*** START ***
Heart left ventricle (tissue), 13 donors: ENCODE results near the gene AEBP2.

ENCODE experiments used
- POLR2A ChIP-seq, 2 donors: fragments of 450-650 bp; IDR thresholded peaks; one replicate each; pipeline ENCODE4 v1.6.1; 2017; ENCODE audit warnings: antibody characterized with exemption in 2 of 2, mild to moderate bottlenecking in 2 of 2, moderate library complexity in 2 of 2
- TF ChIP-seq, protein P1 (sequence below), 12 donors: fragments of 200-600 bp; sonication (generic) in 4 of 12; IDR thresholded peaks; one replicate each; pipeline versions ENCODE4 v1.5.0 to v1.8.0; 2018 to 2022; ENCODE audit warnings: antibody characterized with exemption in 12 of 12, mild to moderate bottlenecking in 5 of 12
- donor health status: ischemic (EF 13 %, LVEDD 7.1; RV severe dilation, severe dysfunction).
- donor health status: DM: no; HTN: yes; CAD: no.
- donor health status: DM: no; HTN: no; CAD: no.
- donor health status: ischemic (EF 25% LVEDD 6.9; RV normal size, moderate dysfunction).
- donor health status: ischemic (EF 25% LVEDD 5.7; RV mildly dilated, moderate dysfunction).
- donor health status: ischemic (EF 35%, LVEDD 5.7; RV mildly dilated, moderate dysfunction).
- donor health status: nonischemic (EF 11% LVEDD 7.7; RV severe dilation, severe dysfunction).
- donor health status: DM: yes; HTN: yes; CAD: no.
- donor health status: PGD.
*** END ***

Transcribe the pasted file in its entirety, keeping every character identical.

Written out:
Heart left ventricle (tissue), 13 donors: ENCODE results near the gene AEBP2.

ENCODE experiments used
- POLR2A ChIP-seq, 2 donors: fragments of 450-650 bp; IDR thresholded peaks; one replicate each; pipeline ENCODE4 v1.6.1; 2017; ENCODE audit warnings: antibody characterized with exemption in 2 of 2, mild to moderate bottlenecking in 2 of 2, moderate library complexity in 2 of 2
- TF ChIP-seq, protein P1 (sequence below), 12 donors: fragments of 200-600 bp; sonication (generic) in 4 of 12; IDR thresholded peaks; one replicate each; pipeline versions ENCODE4 v1.5.0 to v1.8.0; 2018 to 2022; ENCODE audit warnings: antibody characterized with exemption in 12 of 12, mild to moderate bottlenecking in 5 of 12
- donor health status: ischemic (EF 13 %, LVEDD 7.1; RV severe dilation, severe dysfunction).
- donor health status: DM: no; HTN: yes; CAD: no.
- donor health status: DM: no; HTN: no; CAD: no.
- donor health status: ischemic (EF 25% LVEDD 6.9; RV normal size, moderate dysfunction).
- donor health status: ischemic (EF 25% LVEDD 5.7; RV mildly dilated, moderate dysfunction).
- donor health status: ischemic (EF 35%, LVEDD 5.7; RV mildly dilated, moderate dysfunction).
- donor health status: nonischemic (EF 11% LVEDD 7.7; RV severe dilation, severe dysfunction).
- donor health status: DM: yes; HTN: yes; CAD: no.
- donor health status: PGD.